To maintain the great depth-of-field needed, I had to use two 800 Watt second White Lightnings to control contrast. I also used Tungsten gels to match the lights from the incandescent lights. White Balance was set for Tungsten for this particular picture. Â I also tested it with White Balance set on Daylight. Since I shoot JPEG and RAW most of the time, this really wasn’t necessary. I like to experiment to see which gives better results in various situaions. Â My camera was on a tripod and stopped down to f22. I used the self-timer since I didn’t have my cable or remote to trip the shuttter.
One of the best parts about being a freelancer is the variety of subjects I get to shoot.
Only the best-looking models are featured in magazines. These pictures were for Inland Empire magazine.
So long as you light everything to accentuate what’s there, you’ll be in good shape.
Executing in those instances is quite easy.
It’s usually a matter of figuring out what is unusual about the home.
Choosing when to close in on details.
Having a good working knowledge of color temperature and how to match the various light sources is very important.
For this bathroom picture, the masks you see are actually reflections on the mirror. Lighting is tough in confined spaces because mirrors limit where you can place strobes. This special â€œsinkâ€ actually had its own illumination, so I metered and based my exposure on that. ISO 200 4 sec @ f9. Then I had to fire my small Canon Speedlite at least 4 times to build up the exposure to match the exposure for the sink. Firing the flash 2 times has the effect of increasing its output 1 f-stop. I used my 17-35 mm f2.8 lens for shot.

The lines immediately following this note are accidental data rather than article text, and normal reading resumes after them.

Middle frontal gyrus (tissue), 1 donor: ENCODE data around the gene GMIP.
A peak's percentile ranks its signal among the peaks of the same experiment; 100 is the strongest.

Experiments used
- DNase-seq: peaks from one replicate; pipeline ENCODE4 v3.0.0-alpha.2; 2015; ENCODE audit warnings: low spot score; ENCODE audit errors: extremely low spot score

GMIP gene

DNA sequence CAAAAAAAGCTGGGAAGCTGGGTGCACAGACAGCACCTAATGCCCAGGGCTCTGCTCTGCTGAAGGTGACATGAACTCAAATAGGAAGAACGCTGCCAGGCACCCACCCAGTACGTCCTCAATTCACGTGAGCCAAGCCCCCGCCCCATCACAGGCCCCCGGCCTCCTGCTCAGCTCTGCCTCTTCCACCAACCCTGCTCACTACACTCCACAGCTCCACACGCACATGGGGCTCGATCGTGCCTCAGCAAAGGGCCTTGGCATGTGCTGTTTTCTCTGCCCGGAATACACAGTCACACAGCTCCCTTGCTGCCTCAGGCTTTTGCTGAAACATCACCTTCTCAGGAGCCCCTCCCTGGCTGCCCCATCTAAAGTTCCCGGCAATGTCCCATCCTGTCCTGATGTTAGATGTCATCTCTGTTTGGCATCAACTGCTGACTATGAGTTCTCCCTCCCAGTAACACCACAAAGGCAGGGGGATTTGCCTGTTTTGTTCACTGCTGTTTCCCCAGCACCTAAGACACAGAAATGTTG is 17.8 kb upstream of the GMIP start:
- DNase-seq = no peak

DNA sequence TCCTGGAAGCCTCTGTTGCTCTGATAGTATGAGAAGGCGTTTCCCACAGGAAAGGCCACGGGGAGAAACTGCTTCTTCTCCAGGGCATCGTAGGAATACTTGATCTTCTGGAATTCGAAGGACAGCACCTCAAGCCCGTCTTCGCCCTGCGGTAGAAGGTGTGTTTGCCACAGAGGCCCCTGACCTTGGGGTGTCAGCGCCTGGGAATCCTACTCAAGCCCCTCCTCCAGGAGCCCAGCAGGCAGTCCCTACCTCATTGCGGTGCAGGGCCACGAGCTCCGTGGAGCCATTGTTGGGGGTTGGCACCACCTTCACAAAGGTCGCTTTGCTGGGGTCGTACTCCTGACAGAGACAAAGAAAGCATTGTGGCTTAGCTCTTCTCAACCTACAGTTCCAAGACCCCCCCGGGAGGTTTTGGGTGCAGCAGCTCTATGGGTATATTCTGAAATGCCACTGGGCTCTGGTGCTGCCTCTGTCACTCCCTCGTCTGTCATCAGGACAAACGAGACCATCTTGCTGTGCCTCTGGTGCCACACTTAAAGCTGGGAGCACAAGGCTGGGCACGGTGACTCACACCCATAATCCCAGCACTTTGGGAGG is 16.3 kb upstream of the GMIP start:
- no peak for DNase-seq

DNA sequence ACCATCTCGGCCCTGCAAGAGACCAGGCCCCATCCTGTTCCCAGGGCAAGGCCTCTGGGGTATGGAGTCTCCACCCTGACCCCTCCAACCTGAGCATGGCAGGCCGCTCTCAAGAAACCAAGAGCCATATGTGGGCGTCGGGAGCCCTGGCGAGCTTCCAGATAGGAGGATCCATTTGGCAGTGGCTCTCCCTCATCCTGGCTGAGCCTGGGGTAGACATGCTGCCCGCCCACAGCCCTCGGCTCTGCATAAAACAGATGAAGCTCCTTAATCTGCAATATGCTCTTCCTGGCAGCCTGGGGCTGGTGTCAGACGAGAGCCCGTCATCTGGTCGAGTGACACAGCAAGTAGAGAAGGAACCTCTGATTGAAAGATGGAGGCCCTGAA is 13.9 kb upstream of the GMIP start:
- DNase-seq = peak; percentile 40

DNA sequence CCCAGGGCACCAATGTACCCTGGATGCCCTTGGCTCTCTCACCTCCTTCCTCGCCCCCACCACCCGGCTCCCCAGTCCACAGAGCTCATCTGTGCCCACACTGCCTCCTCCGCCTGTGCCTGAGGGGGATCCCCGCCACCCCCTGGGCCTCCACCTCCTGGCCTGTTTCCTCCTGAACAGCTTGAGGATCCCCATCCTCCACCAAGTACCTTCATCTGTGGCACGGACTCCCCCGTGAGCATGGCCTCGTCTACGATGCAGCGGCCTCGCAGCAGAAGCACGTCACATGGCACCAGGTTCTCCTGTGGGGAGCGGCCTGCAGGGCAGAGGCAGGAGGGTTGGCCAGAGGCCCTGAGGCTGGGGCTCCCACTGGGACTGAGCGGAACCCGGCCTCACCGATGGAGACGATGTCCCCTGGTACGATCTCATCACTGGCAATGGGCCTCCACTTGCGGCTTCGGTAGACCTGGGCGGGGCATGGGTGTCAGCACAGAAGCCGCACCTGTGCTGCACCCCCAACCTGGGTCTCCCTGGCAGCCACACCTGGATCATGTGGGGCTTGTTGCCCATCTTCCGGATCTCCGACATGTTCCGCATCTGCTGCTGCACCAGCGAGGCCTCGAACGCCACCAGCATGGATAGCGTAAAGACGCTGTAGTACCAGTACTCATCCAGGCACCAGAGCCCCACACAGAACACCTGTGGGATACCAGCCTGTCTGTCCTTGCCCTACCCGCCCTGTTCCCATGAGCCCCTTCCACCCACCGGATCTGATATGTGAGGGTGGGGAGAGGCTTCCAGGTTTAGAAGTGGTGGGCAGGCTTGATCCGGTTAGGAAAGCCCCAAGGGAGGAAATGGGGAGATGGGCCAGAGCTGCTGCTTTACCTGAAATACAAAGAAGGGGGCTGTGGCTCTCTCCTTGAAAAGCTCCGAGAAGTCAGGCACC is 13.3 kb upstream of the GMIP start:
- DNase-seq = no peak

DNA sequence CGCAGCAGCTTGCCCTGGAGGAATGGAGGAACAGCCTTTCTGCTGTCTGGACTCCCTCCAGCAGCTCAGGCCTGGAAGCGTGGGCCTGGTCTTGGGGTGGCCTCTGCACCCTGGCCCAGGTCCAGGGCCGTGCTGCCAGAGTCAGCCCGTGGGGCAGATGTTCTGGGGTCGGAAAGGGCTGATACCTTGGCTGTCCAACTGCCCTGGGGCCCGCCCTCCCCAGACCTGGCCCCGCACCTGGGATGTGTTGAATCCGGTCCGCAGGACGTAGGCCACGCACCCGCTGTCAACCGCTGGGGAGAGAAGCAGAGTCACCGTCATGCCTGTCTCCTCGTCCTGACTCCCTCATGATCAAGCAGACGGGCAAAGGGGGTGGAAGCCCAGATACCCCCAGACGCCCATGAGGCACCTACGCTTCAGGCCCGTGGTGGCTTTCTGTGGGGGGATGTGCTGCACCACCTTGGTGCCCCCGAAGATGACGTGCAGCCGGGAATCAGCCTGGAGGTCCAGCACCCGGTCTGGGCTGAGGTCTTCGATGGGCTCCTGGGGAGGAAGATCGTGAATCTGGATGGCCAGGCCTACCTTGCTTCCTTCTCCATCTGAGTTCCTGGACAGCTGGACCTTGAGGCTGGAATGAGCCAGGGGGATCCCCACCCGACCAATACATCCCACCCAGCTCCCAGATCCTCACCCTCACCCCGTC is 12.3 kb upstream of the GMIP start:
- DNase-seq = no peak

A tripod and strobes are a must.
Since depth-of-field is important, slow shutter speeds close to 1 second is fairly common.
Kitchens are favorites with most magazine readers. It must have something to do with â€œfood.â€ There was nothing too complicated in this picture. I chose a higher viewpoint so that I could see the mirror-like finish of the granite counter top. Then, I metered to over-expose the exterior a little so that the distractions were blown out in the highlight areas outside. I adjusted my strobes to match the ambient household lights without over-powering them.
If the occupants of the house can swing it, twilight is sometimes a good time of the day to shoot.
It removes the distractions of powerlines and shrubbery but at twilight, you will need some serious power from your strobes to give you the small apertures needed. An assistant would be useful too. Since small apertures are what you’ll be after, expect to have your assistant trip the shutter while you â€œpaintâ€ the dwelling during long exposures.
The downside to photographing homes is often times you have to work around the owner’s schedule.
That means shooting at noon sometimes. In those instances, you hope there’s trees around which you can use as a natural frame.